The Sunday Nature Call, uke 40: False Summits
Autumn, has arrived: meteorolgical autumn, astronomical autumn, of course. But also the things that can’t be predicted to the second, gold and red leaves on the oaks, your breath in the morning stillnes, and birds that take their migratory cues from the winds around them. Yes, autumn has arrived.
I saw two new birds but if I was truly ambitious I would see more because the migration is gearing up. And each day brings the likelihood of newly arrived migrants from the north. We had guests from Iowa this weeks. One is a keen observer of nature and an eminent biologist without the entanglements of a formal education; i.e. someone who knows their birds, plants…because they’ve lived it. The guest observed several new species of birds without even trying, most were birds that haven’t yet crossed my path. Good for him (but just a little jealous of the skill).
Ramn (Corvus corax)
Hegre (Ardea cinerea)
Running serves many purposes for me in Norway. One, it is an intimate way to familize myself with a new area or town. Two, I get a little exercise. Three, it occupies my downtime. And four, it provides mental space to do some of my best thinking – must be all that blood rushing through the brain. Additionaly, running serves my obsession with tracking my life on a spreadsheet. Yes, all my kilometers are duely recorded.
Aldo Leopold wrote, “There are two types of hunting: ordinary hunting and ruffed-grouse hunting. There are two places to hunt grouse: ordinary places and Adams County. There are two times to hunt in Adams: ordinary times and when the tamaracks are smokey gold.”
For we outdoor enthusiasts who admire Mercury, “There are two types of running: ordinary running and trail running. There are two types of trails: cloistered trails and those with vistas. There are two types of visits: those that depress and those that inspire.”
Bergen makes it easy to run trails to vistas that inspire. On Thursday I set my sigts on the highest of the mountains surrounding Bergen, Ulriken: 643 meters (2,210 feet) above sea level. And since Bergen is at sea level, the intrepid runner must earn all of that height. But oh, don’t be lured into a false sense of confidence because your Ulriken isn’t really 643 meters. Like so much of life, things are not exactly as advertised.
One, there are not seven mountains surrounding Bergen. Two, when you are congratulated for making it to the top of Ulriken, you are not at the top of the mountain. Three, at the summit you are only halway to your destination, you still have to get down.
The look was familar but the sound and the setting were not. A large black bird winged overhead, a crow, I’ve seen those before. The bass “croak” that reverberated down to me in the valley between the false summit and the true summit was dense: that was no crow. I squinted. He was big, but it was the heavy and glossy beak that let me know I was looking at either Huginn or Muninn.
I wondered what message he had for me? Since I wasn’t a god, greater or lesser, I suspect I was the news. Odin would soon learn that some foolheartly flatlander was treading his high country kingdom.
Bergen sells its self as the City of Seven Mountains. It is an understandable and gentle homage of Rome’s claim as the City of Seven Hills. According to lore, a local writer, in admiration of Rome, thought that Bergen too could claim a magic number of seven promitories. I bet tourists never check, did you?
A mountain needs at least 1,000 feet of elevation, and should also be a separate gelolgical formation for other high points, otherwise we’re talking about different lumps on the same rock. The rocks surrounding Bergen don’t quite add up to seven when the science is applied. And one is short of the requisite height. But for affairs of the heart, science is a mere nicety but not a necessity. Oh, which mountain is the leaker? Well, there you have it, reader challenge number two, commenting winner gets a postcard.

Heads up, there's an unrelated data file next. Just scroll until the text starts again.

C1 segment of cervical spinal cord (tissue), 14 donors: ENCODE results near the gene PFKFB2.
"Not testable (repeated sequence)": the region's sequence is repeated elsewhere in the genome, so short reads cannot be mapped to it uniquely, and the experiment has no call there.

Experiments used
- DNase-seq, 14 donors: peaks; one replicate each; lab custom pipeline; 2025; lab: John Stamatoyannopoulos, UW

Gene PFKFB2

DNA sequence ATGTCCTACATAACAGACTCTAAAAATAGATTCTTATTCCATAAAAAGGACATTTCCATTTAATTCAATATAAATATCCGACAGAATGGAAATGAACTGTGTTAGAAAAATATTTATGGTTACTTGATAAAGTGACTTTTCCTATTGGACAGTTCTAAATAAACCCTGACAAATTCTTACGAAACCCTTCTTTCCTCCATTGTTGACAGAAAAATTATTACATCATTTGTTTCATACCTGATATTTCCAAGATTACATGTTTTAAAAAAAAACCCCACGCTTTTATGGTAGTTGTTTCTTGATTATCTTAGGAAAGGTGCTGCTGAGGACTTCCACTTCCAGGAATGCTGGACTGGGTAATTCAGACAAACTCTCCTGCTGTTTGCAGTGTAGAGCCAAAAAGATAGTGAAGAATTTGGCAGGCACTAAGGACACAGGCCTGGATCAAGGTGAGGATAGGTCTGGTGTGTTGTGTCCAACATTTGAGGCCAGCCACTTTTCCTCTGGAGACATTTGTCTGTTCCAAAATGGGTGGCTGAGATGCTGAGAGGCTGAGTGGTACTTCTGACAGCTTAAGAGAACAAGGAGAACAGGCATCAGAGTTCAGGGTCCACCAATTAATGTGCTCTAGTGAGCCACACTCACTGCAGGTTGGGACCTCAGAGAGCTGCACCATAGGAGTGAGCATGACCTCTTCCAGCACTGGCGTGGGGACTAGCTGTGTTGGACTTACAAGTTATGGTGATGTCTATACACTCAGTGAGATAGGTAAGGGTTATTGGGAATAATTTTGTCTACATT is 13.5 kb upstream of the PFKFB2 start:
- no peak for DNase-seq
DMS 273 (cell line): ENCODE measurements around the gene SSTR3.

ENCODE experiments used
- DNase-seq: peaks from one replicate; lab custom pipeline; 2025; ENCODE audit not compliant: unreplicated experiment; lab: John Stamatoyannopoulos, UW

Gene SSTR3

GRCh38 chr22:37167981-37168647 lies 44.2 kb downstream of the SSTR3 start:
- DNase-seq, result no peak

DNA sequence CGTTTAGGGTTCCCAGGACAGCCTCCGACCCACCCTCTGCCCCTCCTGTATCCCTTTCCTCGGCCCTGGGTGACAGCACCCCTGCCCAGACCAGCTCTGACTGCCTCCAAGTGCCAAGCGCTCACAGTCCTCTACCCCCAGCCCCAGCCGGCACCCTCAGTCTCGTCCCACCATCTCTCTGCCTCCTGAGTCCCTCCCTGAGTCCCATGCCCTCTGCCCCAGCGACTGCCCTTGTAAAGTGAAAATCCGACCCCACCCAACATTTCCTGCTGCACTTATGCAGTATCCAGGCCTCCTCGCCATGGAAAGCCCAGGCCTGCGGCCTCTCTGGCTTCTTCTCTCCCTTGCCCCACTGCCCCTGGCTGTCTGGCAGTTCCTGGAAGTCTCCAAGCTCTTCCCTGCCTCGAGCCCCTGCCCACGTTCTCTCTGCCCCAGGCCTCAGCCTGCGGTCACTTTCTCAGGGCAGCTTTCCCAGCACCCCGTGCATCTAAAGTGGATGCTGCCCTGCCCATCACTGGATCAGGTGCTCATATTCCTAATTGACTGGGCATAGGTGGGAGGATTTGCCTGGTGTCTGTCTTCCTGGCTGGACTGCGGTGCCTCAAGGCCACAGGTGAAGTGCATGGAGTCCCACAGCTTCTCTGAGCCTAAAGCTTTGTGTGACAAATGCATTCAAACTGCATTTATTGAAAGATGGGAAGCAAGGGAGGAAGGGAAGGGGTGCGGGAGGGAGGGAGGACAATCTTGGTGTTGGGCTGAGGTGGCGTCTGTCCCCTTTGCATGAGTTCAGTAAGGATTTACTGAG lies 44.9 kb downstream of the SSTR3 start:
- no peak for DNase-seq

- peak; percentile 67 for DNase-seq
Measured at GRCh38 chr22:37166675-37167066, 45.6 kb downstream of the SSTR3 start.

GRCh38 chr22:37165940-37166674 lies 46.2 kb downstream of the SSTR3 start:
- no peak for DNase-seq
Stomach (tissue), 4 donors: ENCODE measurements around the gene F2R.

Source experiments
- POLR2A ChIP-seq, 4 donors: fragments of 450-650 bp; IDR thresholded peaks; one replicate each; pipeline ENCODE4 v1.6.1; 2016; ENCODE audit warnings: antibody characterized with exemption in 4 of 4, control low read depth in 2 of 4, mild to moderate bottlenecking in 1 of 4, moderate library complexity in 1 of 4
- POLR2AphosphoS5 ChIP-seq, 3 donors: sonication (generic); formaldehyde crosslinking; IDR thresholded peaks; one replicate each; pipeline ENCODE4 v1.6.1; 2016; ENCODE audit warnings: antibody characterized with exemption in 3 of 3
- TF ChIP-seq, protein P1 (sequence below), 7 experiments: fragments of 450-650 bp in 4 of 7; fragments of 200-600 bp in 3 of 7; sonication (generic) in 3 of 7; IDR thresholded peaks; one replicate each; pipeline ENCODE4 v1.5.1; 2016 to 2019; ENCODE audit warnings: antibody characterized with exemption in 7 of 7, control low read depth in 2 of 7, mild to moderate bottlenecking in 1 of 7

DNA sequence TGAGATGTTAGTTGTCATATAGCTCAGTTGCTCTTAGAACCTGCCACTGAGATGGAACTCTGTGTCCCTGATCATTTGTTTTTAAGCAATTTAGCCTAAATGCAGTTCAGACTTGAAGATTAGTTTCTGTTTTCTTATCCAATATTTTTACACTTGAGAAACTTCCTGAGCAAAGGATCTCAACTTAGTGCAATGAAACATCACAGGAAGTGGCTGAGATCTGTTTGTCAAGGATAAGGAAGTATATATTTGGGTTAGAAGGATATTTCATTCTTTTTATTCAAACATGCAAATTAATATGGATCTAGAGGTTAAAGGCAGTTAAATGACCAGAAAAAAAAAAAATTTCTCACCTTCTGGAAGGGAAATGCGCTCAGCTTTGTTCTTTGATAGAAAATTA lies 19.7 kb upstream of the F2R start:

I had been running for about 20 minutes. The trail from Hostel Montana started wide and smooth enough, and of course, uphill. It didn’t take too long for the trail to become for of a monstrosity of cobblestone that gave up on being manicured quickly thereafter. A jumble of rocks and puddles followed with the occational steps made of rock that suggested you were on a path.
Like a macho man I bounded up, wool socks, shorts, a very old (therefore authentic) Helly Hansen long-sleeved top and a t-shirt. Helly Hansen was soon wrapped around my waist, up and up. Higher up I came across a daycare group descending, maybe 4-5 years olds. We chatted, “Hva heter du? Hva heter du? (What is your name?)” No longer feeling so macho. Their teacher confirmed I was on the correct trail.
Up I ran, crossing into the the alpine zone with the loss of trees and gain of tundra. Low bushes, some bearing blueberries carpeted the ground, in a sheltered location here and there one could find spruce. Scrambling over ancient boulders bearing the scars of glaciers, fastidious as ever, I managed to keep my feet pretty dry despite the spongy terrian and well-trodden muddy paths. Up I came to a saddle, ahead and on my left was the communication tower and tourist center. An odd intrusion of modernity onto this ancient landscape.
Skies with enough sun let me see Bergen in its glory: magnificent. A smattering of tourists, who clearly took the cable car to the top, loitered. I got my turn for a selfie at a definitive landmark of achievement, the summit of 643 M.O.H.
From my position at the selfie station I was begining to realize my accomplishment was questionable. While I ran to the tourist center in a saddle between two promontories, I wondered which was higher. Now I could see this peak wasn’t it.
I walked to the giftshop and asked the wanna-be SoCal surfer which was the real peak, this one or the one to the east? He confirmed it was the one to the east. I cursed and then took off back down into the saddle to find a path to the cairn at the actual summit.